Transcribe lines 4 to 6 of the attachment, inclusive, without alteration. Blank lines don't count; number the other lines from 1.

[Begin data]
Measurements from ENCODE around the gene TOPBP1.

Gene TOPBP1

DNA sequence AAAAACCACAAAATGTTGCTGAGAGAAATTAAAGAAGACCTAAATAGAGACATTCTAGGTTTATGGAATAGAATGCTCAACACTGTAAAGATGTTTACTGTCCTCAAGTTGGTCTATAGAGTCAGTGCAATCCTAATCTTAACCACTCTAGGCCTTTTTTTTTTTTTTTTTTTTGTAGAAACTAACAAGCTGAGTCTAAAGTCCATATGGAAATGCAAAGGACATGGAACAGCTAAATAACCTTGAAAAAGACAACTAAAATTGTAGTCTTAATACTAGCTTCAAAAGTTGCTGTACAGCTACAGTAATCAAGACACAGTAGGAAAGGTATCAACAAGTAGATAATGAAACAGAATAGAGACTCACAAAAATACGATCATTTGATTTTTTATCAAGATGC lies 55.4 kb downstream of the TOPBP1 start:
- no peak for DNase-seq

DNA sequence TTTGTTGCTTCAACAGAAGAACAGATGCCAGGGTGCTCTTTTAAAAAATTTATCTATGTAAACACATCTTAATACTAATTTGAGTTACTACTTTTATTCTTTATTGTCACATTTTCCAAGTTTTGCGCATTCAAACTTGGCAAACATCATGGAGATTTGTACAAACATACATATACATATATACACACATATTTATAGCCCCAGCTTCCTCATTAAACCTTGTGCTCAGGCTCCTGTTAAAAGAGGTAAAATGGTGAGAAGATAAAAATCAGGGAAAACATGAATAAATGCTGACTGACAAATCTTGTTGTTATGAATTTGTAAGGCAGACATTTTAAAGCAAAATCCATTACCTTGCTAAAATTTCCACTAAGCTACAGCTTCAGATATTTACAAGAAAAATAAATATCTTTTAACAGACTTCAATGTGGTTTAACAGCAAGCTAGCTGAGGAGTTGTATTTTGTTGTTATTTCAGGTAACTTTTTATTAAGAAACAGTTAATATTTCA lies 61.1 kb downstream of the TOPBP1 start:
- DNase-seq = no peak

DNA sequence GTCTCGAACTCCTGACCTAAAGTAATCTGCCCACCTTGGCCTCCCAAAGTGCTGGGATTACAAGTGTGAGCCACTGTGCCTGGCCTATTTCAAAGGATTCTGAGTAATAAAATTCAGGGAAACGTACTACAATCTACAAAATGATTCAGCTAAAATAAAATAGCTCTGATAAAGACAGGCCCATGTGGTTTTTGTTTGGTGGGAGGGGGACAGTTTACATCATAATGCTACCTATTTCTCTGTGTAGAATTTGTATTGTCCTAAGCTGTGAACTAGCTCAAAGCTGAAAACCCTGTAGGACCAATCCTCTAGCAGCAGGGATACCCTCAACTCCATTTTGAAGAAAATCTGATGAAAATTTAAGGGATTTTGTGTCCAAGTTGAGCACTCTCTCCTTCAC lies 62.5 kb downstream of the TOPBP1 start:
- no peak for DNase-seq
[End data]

- no peak for DNase-seq

DNA sequence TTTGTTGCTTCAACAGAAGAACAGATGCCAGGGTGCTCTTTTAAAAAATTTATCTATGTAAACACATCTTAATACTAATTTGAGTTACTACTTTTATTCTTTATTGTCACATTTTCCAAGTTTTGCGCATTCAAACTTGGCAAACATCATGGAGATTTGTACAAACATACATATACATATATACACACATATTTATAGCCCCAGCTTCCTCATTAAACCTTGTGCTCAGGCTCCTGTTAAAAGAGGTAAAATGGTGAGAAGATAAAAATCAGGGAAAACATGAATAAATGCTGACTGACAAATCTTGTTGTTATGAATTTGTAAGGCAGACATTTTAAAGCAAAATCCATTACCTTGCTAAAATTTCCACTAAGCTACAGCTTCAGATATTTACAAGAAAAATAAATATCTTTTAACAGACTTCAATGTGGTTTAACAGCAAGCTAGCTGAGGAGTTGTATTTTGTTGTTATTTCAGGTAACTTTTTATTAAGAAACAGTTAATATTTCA lies 61.1 kb downstream of the TOPBP1 start:
- DNase-seq = no peak